Climates around the world are classified according to the Köppen Climate Classification System. The classifications in this system are based on temperature and precipitation averages on a monthly and yearly basis. One of the classifications is that of tropical wet climates, or rainforests. Humid tropical climates have distinguishing characteristics other than temperature and precipitation. Tropical humid climates have distinct locations and abundant animal and plant life.
Rainforests are warm with temperatures staying around 80 degrees Fahrenheit year-round and fluctuating little during any given month or year. More fluctuation occurs in daily temperature than in monthly or yearly temperature. Areas with a humid tropical never experience frost.
The high year-round temperatures cause intense heating of the surface of the earth. This heating results in the formation of cumulus and cumulonimbus clouds every day, usually in the afternoon. The clouds generate almost daily thunderstorm activity. Rainforests receive approximately 103 inches of rainfall a year, with rain falling all year. Humidity hovers between 77 and 88 percent every day.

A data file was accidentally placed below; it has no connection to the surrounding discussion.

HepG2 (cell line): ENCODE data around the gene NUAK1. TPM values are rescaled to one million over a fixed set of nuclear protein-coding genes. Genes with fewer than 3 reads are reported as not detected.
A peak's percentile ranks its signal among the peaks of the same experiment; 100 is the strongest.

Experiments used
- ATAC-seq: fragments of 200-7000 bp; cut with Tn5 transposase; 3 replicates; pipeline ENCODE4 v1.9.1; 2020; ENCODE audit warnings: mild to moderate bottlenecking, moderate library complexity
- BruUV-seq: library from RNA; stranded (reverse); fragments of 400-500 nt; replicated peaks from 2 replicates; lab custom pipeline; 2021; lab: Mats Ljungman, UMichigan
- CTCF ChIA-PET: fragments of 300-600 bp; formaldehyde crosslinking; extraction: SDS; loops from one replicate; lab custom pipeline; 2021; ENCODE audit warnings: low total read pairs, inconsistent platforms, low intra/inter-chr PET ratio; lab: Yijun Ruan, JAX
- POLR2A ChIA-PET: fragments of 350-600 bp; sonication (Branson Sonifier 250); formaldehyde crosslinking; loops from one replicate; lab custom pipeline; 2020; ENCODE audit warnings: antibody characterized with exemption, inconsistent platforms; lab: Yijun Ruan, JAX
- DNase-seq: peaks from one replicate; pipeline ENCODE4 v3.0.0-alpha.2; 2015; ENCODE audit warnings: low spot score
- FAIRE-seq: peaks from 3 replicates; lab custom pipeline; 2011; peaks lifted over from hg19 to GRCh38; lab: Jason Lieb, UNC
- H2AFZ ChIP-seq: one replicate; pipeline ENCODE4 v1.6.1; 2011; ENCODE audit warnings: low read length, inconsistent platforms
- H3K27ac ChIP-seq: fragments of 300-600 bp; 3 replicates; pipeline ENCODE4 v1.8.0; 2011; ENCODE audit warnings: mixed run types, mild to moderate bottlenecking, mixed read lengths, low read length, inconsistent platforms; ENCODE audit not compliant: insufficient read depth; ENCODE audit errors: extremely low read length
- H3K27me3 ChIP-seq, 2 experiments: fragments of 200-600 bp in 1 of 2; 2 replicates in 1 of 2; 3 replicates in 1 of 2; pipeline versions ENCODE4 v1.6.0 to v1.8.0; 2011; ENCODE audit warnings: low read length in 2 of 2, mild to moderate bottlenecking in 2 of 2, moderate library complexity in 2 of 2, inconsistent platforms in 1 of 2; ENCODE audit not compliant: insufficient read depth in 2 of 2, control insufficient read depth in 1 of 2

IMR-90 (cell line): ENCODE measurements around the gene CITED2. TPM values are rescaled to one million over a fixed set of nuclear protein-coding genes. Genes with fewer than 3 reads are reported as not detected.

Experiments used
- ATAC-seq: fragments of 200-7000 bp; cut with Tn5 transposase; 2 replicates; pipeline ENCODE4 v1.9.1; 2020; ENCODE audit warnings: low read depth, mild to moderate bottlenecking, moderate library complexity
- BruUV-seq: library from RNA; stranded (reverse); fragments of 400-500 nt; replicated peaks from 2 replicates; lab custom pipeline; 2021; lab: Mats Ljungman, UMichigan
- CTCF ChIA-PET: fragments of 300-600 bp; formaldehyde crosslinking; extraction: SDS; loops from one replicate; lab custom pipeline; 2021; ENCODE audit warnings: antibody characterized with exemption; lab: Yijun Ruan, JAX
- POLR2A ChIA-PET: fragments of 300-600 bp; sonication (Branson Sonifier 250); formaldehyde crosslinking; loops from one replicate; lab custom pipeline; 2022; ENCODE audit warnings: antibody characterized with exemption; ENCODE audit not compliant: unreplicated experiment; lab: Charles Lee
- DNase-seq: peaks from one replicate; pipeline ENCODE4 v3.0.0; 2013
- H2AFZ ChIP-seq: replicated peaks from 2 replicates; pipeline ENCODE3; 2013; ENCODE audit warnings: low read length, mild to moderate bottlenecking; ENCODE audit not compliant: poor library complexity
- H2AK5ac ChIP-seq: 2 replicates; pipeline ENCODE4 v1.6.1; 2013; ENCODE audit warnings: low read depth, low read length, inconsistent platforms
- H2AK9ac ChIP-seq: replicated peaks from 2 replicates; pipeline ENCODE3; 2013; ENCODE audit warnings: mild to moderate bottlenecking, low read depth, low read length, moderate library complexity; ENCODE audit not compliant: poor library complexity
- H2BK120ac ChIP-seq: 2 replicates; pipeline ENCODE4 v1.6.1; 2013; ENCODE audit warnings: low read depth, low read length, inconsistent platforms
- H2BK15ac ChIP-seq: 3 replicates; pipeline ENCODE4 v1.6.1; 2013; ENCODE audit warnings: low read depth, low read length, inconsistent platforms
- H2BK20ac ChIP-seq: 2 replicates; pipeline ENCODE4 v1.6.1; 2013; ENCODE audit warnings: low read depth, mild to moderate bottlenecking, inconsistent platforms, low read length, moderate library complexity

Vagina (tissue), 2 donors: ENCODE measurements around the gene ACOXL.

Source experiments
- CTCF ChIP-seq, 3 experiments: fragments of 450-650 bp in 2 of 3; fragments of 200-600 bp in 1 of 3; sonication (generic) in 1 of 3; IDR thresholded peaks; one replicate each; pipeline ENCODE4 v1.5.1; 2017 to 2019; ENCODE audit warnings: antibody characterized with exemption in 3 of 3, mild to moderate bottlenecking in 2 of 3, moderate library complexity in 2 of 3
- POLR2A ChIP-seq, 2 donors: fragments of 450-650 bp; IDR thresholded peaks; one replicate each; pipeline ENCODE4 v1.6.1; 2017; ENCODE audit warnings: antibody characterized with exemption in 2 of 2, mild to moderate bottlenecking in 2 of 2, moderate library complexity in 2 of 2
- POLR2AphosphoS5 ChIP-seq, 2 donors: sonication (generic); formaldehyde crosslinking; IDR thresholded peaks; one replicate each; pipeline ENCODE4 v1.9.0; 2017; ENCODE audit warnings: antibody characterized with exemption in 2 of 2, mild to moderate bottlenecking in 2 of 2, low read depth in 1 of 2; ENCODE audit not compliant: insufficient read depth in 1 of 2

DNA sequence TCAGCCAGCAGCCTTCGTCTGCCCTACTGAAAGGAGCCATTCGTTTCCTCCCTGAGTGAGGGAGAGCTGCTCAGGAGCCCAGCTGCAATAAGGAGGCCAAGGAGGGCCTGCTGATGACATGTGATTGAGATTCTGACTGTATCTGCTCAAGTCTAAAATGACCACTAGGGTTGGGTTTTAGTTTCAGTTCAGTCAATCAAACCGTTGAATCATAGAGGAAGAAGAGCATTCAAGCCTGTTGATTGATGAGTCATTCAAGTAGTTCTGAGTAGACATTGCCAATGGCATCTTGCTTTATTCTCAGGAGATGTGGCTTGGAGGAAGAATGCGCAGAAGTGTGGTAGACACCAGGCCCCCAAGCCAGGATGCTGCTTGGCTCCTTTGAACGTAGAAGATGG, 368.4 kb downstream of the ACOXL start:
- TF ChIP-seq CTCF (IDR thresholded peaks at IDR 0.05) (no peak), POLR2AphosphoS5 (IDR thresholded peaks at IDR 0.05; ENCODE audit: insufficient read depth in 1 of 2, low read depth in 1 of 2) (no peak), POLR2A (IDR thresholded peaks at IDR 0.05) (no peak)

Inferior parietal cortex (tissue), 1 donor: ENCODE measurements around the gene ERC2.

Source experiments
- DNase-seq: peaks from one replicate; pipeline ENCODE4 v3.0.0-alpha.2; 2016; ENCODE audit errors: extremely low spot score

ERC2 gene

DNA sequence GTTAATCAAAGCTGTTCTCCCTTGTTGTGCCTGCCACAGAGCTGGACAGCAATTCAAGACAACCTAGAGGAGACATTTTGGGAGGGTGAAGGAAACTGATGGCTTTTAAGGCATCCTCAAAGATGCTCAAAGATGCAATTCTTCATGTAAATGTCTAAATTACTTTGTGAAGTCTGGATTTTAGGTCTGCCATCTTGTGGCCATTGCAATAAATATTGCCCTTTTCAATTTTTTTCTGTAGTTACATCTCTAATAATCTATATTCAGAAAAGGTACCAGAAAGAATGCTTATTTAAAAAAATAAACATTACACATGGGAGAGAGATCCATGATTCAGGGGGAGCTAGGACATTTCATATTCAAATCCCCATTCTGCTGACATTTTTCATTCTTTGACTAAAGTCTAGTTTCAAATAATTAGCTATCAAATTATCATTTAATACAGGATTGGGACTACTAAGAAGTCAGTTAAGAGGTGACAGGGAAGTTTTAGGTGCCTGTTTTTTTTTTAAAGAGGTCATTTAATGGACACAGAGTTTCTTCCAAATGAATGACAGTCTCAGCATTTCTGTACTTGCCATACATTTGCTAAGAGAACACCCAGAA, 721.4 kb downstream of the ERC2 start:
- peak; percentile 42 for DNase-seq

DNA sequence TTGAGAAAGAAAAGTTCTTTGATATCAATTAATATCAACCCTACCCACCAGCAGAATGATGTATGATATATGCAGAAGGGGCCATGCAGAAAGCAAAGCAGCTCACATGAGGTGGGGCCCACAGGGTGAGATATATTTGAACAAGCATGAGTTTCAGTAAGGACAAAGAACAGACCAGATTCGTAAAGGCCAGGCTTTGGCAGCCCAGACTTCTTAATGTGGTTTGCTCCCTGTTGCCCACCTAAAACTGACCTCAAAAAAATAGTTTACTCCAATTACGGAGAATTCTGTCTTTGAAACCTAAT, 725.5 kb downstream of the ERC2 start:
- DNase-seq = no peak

Latitude is a determining factor in the existence of tropical climates. All humid tropical climates are near the equator between the Tropic of Cancer and the Tropic of Capricorn or latitudes that range between 10 degrees south to 25 degrees north. For example, rainforests are in the Amazon Basin, the Congo Basin of equatorial Africa and parts of the East Indies.
The humid tropical climate features thick vegetation that grows in two layers. The canopy, or top layer, contains trees that grow to staggering heights, as high as 250 feet or more. Thick vines grow into the canopy. The next layer comprises smaller trees, vines, palms, orchids and ferns. Little sunlight reaches this layer because of the dense canopy overhead, so only plants that can tolerate low light grow in this layer. Many houseplants come from this layer. They are able to thrive in homes because, like the rainforest, a home provides the plants with the reduced light levels to which they are accustomed. The floor of the rainforest has few plants because the vegetation above it blocks most sunlight. Rainforests make up one of the most diverse plant ecosystems on the planet and scientists continue to find new plant life.
Rainforests are home to almost half of the animals inhabiting the globe. Scientists estimate that many species of animals residing within the areas of humid tropical climate have not yet been identified. Several factors allow for the diversity and large number of animals found in this type of climate. Many rainforests are old -- scientists believe one in Asia is more than 100 million years old -- so animals have had a long time to evolve. The climate also fosters animal life. Year-round warm temperatures and abundant food and water make it easier for animals to survive and flourish. Some animals that live in the rainforest include: